Time and again, Muslims, especially those in Egypt, project Islamic thinking onto Christians: thus the Coptic church has been accused of smuggling and storing weapons in its churches to take over the nation (when in fact mosques are regularly exposed housing illegal weapons for the jihad); of kidnapping and torturing Coptic girls who convert to Islam (when in fact Muslim converts to Christianity—apostates—are regularly beat, imprisoned, and sometimes killed); and even of supporting suicide-attacks when the church speaks of Copts being martyred (because in Islam being “martyred” so often means actively sacrificing one’s life in “holy war”).
Now a well know cleric in Egypt—the same who insists that Muslim husbands must hate their non-Muslim wives—has just proclaimed that Jesus was against the idea of separation of church and state and that he supported the idea of jizya, the Koran-mandated tribute conquered non-Muslims, or dhimmis, are required to pay their overlords, “with willing submission,” per Koran 9:29.
Sheikh Yusuf Burhami, the most visible leader of Egypt’s Salafi movement—which, since the ousting of the Brotherhood, has become the primary Islamist party imposing Sharia in the new constitution—recently issued an Arabic-language fatwa arguing that the biblical statement attributed to Jesus—“Render unto Caesar the things that are Caesar’s and unto God the things that are God’s.’” (Matt 22:21)—could not, as widely held by Christians, have meant that Jesus supported the separation of church and state, “because,” in Burhami’s words, “a separation between state and religion contradicts the texts of the Koran.”
By way of example, Burhami quotes the Koran in his fatwa, including verses like “Indeed, the matter belongs entirely to Allah” (Koran 3:154), which mainstream Islamic exegesis holds as meaning all earthly matters—all laws—must be decided by Allah, hence the totalitarian nature of Sharia law.
Asserts Burhami: “It’s impossible for the Masih [Messiah, Jesus]—peace be upon him—to call for the separation of state and religion, as meaning that politics are to be governed without the Sharia of Allah.”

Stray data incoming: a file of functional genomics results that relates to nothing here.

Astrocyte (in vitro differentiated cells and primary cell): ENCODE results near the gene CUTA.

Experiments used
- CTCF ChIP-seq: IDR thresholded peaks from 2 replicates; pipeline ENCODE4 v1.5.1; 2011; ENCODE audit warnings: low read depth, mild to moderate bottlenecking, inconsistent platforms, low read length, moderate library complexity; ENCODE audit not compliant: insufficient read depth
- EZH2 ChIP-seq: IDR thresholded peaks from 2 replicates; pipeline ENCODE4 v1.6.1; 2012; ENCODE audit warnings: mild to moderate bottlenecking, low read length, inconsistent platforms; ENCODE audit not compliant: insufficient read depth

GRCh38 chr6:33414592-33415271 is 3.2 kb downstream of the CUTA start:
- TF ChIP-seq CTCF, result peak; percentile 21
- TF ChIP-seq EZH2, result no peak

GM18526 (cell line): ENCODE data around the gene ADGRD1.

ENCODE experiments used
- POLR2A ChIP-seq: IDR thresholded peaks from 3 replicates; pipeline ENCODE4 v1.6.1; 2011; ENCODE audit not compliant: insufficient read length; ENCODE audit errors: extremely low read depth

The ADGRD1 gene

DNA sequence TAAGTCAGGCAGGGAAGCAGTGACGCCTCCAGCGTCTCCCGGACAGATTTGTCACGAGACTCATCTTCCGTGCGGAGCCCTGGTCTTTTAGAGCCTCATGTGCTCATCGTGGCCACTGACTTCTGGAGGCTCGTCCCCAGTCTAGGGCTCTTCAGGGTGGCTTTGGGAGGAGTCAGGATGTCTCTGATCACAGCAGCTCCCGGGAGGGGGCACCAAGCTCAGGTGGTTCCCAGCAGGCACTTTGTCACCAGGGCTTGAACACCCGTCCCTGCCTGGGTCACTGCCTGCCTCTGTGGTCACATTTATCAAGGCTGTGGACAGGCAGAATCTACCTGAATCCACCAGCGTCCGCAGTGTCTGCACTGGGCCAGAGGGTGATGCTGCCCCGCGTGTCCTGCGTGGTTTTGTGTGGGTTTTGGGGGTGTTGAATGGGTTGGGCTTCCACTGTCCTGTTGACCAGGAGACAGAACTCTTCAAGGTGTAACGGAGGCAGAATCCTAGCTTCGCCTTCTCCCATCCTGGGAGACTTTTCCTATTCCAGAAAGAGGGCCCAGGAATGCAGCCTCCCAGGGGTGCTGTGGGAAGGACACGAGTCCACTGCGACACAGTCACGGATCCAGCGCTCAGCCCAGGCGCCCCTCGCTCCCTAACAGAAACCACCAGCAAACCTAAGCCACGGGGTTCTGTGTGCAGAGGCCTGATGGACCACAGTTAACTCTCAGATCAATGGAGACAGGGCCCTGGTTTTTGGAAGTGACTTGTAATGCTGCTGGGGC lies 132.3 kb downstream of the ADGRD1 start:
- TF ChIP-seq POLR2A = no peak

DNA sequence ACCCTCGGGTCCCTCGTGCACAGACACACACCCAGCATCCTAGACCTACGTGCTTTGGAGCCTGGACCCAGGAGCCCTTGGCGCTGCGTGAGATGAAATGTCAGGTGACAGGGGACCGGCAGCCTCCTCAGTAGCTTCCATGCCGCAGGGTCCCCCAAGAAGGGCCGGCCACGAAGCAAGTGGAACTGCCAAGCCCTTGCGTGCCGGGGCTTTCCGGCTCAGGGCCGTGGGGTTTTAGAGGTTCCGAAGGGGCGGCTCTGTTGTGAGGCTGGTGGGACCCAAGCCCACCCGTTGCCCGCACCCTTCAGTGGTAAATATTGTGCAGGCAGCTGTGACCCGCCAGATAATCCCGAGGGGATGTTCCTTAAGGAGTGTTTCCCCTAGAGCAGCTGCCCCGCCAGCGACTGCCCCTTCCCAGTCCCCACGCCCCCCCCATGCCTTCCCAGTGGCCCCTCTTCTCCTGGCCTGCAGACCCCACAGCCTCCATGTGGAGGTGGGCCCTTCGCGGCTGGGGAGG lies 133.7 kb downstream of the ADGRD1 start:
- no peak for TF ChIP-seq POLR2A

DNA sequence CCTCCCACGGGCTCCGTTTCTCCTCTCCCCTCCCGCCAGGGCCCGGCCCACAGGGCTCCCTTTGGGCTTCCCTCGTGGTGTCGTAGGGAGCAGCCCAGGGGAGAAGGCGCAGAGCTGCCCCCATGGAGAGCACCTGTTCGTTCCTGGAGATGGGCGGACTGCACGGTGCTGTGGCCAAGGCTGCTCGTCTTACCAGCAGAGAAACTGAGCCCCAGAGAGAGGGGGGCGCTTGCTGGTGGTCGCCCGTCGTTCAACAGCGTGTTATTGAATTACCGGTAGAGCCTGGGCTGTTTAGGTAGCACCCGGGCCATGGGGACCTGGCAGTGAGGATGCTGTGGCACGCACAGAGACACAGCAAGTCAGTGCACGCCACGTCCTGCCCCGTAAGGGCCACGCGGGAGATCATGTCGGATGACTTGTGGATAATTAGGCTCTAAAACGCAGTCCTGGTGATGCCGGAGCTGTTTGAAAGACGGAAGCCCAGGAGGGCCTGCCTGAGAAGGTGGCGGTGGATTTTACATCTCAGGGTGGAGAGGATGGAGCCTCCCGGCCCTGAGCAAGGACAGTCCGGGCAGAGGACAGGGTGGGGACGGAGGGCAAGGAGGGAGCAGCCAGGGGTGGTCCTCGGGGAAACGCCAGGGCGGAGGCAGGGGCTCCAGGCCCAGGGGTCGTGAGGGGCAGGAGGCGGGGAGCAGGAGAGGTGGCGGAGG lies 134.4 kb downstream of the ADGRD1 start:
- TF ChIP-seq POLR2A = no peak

Instead, according to the Salafi leader, the “true” Jesus—the Muslim one, Isa, who is a supporter of Sharia—made that assertion to confirm that conquered populations must pay tribute—jizya; or, in the context of Jesus’ discussion concerning the image of Caesar on a coin, that 1st century Jews were obligated to pay tribute to the Romans.
Thus, by rendering tribute to Caesar, Jews were also—as there is no separation between religion and state according to Burhami—rendering unto God what is God’s, since it is God (or “Allah”) who calls on them to pay tribute, or jizya. That, according to the Salafi party of Egypt is what Jesus meant.
In the backdrop of Burhami’s fatwa are growing calls to make Egypt’s Christian Copts pay jizya to the state, as they historically did, as the Koran demands, and as vigilante Muslims are currently forcing them to do through violence.
Koran 9:29 calls on Muslims to fight and subjugate the “people of the book” (Jews and Christians) “until they pay jizya [tribute] with willing submission and feel themselves utterly subdued.” If followed to the letter—and of all Muslims, Salafis most seek to follow the letter of the Koran—along with paying tribute, Copts would also be required to “feel themselves utterly subdued,” that is, far from being equal citizens of Egypt, they would be relegated to third-class status.
Meanwhile, if Muslims like Burhami are projecting Islam’s worst traits onto Christians (and onto Christ), Westerners are projecting Western civilization’s best traits (ironically born of Christian teachings)—including tolerance and pluralism—onto Muslims and thus incapable of believing the ugly reality of Christian suffering under Islam.